Locating old practices in new concepts

Updated: Nov 13 2005, 05:30am hrs
One of the more interesting and significant buzzwords emerging out of the globalisation and privatisation paradigm of the 1990s has been corporate social responsibility (CSR). Like globalisation itself, CSR was not entirely a new notion but it slowly crept into the corporate lexicon and then suddenly erupted and before long there was a rash of writings, conferences and workshops. What is fascinating about the global CSR debate is who crafted and led it. Institutions like the International Business Leaders Forum, World Business Council for Sustainable Development, Conference Board, Business for Social Responsibility and others were the initial pioneers of getting CSR from deeds to words. The common thread between these organisations is that they are all corporate member institutions based in the western world! A case of large corporations recognising the need for humanising capital before others did So, the contributions from non-corporate institutions from the developing world have been almost negligible while these are arguably where the great challenges to the role of business in society lie.

The other interesting feature about CSR was its practice long preceded its con- ceptual framework. This is perfectly understandable because in many cases, companies and industries were reacting to their stakeholder pressures rather than being proactive. However, this meant that the academic rigour came in much later.

India has a long tradition of companies responding to society and it had two broad characteristics. For one, it tended to be less a corporate activity and more a manifestation of the owners personal philanthropy channelled through the corporation. This practice still continues and some argue that the C in CSR does not stand as much for corporate but for CEO! The second was that its drivers were internal and owner-driven, and it, therefore, tended to be philanthropic and community-focussed. This too is a legacy that still prevails as many companies still see CSR as the old corporate philanthropy wine in a new bottle hence the fact that few Indian companies practise it strategically and systematically to this day.

In India too, academia has been lagging behind the practice of CSR and hence a book on CSR in India coordinated by a leading business school like Management Development Institute is a very welcome addition to the sparse literature one sees on the subject in India. There have been attempts in the past of introducing CSR in business school curriculum Partners in Change (a non-profit working on CSR since 1995) has been attempting to do this for several years but the stumbling block has been a paucity of readings and Indian case studies. This publication, result of a multi-stakeholder project involving amongst others CII and UNDP should fill this gap.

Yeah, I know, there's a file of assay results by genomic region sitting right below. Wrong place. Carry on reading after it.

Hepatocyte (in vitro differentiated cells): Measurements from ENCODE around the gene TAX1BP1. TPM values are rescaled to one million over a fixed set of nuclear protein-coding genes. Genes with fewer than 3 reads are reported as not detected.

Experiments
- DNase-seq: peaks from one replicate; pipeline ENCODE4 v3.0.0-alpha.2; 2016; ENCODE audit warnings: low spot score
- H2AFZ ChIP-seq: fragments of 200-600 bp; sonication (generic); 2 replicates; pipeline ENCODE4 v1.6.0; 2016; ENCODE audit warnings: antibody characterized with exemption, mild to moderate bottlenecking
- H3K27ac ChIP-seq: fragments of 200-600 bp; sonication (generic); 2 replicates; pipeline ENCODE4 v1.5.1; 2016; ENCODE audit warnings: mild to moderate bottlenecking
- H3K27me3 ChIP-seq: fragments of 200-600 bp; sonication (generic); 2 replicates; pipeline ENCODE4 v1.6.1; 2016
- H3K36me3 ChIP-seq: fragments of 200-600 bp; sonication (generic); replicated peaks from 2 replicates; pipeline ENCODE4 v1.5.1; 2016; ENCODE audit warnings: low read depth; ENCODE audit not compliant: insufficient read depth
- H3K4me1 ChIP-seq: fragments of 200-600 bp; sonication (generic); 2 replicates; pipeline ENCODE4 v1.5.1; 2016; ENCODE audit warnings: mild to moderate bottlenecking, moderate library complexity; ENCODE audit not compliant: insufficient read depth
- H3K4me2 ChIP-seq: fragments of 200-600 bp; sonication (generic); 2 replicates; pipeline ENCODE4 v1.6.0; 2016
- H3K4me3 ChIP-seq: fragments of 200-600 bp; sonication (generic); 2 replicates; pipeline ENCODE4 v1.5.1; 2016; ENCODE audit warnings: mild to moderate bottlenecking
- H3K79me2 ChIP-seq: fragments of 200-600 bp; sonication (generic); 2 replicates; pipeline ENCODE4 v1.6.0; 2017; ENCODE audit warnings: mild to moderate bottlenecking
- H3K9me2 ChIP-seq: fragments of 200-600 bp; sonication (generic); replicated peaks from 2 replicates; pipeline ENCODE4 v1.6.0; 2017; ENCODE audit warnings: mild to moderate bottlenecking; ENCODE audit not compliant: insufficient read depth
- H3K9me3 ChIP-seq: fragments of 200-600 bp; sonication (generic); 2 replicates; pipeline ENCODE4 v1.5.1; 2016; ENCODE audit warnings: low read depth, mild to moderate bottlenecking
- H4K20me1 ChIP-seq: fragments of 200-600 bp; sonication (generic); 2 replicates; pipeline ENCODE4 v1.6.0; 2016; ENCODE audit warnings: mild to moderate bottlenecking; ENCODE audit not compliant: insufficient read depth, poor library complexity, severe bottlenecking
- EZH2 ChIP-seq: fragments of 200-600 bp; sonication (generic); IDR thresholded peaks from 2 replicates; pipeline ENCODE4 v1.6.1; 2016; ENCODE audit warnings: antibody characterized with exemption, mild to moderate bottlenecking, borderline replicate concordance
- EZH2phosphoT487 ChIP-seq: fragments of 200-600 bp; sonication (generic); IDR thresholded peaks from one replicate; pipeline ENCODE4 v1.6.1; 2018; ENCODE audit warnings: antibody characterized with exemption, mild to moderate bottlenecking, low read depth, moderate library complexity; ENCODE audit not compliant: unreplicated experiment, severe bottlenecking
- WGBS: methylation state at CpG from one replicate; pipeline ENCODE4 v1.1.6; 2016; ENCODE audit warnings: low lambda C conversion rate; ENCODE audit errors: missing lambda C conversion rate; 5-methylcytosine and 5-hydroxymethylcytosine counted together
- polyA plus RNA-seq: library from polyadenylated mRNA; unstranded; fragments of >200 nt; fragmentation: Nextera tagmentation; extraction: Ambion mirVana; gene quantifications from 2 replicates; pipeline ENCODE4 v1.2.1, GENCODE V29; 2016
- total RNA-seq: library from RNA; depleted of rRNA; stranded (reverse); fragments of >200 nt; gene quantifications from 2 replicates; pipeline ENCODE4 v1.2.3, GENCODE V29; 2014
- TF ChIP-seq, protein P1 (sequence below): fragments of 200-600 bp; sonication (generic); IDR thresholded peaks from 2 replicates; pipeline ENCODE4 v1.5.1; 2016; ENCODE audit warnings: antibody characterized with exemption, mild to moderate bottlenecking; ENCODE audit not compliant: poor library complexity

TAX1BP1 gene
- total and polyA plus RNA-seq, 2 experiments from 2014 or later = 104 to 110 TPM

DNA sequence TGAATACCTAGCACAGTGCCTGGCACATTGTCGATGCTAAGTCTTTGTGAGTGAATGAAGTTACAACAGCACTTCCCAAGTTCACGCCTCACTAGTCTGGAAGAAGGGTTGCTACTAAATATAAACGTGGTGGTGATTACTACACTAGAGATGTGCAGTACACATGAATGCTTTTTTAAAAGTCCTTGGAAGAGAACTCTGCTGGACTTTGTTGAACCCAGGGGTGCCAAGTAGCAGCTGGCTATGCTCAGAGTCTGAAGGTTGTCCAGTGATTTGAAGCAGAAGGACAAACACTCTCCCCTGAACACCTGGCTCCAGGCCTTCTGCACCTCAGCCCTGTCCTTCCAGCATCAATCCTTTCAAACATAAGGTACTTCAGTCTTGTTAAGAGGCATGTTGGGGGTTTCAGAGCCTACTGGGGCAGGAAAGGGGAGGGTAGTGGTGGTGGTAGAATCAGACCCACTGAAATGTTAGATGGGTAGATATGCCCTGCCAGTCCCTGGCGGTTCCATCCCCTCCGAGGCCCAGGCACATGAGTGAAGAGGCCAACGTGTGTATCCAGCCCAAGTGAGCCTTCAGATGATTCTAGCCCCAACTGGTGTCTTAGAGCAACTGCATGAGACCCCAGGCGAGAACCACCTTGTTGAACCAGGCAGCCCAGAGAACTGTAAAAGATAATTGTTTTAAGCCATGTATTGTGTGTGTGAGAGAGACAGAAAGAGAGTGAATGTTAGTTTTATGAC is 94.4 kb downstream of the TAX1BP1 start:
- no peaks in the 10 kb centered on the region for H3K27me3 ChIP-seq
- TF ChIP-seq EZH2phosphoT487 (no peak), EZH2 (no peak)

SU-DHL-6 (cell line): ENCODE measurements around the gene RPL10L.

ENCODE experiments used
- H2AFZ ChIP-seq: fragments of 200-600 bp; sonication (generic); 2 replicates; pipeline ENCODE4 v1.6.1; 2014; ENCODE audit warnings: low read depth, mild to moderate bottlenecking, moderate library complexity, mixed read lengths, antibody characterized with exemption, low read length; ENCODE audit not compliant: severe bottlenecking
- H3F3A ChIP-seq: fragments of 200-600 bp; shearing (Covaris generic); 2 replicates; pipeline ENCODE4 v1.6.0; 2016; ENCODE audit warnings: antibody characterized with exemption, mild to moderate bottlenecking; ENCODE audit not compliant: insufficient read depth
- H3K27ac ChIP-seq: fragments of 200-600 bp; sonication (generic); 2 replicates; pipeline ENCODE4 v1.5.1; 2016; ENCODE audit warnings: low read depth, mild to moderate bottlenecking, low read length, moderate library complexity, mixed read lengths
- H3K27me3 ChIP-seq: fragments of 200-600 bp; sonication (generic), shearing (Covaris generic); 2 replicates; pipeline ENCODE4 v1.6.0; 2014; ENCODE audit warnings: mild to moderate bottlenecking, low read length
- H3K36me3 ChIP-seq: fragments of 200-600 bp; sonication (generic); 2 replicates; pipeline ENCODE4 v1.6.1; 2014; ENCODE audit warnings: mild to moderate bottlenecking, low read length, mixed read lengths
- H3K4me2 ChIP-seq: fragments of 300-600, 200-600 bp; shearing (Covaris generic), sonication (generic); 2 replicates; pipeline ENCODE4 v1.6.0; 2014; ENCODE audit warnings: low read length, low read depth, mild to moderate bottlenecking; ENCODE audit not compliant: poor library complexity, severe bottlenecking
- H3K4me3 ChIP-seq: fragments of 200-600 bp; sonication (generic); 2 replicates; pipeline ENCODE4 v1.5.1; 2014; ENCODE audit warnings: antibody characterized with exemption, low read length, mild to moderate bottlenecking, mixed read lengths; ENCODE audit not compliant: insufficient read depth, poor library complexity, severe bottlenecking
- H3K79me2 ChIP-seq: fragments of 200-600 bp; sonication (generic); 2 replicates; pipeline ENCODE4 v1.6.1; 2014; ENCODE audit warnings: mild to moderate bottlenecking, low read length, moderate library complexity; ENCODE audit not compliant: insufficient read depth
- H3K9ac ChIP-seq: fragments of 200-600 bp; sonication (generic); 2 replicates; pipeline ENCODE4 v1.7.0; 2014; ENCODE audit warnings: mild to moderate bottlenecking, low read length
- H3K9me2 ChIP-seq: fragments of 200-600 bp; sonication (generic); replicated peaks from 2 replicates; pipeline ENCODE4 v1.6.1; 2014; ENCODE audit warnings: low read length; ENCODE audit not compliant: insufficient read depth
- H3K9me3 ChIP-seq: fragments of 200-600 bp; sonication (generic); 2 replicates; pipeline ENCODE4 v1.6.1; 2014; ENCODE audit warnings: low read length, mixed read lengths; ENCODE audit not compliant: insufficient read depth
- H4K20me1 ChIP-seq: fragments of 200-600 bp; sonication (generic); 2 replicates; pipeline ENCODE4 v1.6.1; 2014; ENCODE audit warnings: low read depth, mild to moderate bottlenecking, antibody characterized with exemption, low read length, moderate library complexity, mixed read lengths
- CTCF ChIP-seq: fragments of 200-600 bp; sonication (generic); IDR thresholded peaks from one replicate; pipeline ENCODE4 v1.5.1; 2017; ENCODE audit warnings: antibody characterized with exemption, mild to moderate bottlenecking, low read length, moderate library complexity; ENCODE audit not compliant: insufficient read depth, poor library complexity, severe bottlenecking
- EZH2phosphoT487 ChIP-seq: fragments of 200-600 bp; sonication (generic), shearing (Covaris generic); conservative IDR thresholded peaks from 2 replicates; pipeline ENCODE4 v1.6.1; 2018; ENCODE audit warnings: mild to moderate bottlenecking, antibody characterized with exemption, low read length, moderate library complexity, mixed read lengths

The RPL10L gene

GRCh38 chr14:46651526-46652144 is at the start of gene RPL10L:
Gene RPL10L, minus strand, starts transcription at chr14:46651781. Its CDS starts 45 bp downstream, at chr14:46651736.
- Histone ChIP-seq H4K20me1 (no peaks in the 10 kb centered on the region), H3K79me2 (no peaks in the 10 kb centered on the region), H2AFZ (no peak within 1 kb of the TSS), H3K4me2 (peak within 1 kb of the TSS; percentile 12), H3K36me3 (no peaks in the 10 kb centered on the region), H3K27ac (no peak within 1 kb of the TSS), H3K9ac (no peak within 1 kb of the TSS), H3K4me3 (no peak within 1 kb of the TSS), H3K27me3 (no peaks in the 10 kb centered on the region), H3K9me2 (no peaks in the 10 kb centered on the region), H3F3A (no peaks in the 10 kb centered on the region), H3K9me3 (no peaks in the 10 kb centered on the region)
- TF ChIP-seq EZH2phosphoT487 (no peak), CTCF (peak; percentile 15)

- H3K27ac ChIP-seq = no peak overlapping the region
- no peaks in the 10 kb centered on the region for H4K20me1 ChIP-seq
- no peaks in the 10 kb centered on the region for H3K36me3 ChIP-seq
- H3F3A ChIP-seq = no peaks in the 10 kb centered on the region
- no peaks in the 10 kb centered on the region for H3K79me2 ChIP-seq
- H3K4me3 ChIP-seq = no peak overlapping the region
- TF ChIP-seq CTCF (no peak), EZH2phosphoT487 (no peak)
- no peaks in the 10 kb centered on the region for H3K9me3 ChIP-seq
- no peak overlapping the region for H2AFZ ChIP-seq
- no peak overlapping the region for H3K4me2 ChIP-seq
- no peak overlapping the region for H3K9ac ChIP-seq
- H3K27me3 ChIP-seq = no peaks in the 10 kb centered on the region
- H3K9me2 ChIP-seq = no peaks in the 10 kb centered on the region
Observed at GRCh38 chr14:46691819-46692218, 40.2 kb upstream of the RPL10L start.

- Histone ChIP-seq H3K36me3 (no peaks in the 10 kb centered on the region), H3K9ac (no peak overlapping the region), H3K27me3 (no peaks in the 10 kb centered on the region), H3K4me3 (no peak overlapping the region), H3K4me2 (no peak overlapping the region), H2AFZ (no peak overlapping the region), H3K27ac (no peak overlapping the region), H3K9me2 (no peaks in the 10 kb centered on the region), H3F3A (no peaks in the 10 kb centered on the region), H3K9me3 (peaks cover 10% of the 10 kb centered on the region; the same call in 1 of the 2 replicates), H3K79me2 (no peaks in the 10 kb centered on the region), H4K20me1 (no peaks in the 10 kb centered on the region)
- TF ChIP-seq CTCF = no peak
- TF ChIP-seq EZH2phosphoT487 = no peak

Excel Books;
Rs 375; Pp 534
The book is divided into two sections. The first section, called the Theory of CSR, has six chapters, each written by a separate set of authors, some of whom are better known students of CSR. The second section consists of case studies written by faculty members from business schools in India who participated in this project and, are possibly meant to be used for classroom discussions. All cases are rooted in India and cover a range of companies in terms of industry, size and location.

The first section on the theory of CSR covers a lot of ground in that it provides the reader a snapshot view of the global practices of CSR, elegantly discusses the link between ethics and CSR, helps understand who a firms stakeholders are and provides a framework to address them and deliberates on the need of the relevance of value-based curriculum in business schools. However the language is inconsistent and many ideas are repeated. Also some critical discussions and issues seem to fall between the cracks such as a set of descriptions (if not definitions) of what is CSR is it corporate philanthropy or something more How does CSR get institutionalised in a corporation so that it does not remain the preserve of the CEO but is more widely owned and practised How do the realities and contradictions of a country like India inform the global CSR debate How can smaller enterprises also be socially responsible instead of it being the sole preserve of the Tata Steels of this country

The first chapter is wide in its coverage and provides important knowledge but its staccato style made it hard reading; it also sacrifices depth for width and could have been more related to India.

The second chapter is written in a more relaxed and flowing style and has some interesting insights. The authors of third chapter seemed to be unsure about whether they were to write something more conceptual or more like a practical toolkit and the end result was something in between.

Chapters 4 and 6, though insightful and well written, seemed to suffer from the fact that its contents had been talked about in some form in the previous chapters.

The second section has excellent case studies. Less known cases could have been featured instead of worn out Tata Steel! Cases like The Times of India, Titan, Hindustan Lever (despite the author not being as neutral as he should have been), Agarwal Minerals and Polyhydron bring up some excellent dilemmas. Others like Aviva, Bilt and NTPC are helpful in that they show some good practices that can be emulated. The rest seemed a bit out of place. Some of the cases went into unnecessary details, which could have been edited out, but it is preferable to provide more information than less!

The writer is executive director (India), American India Foundation.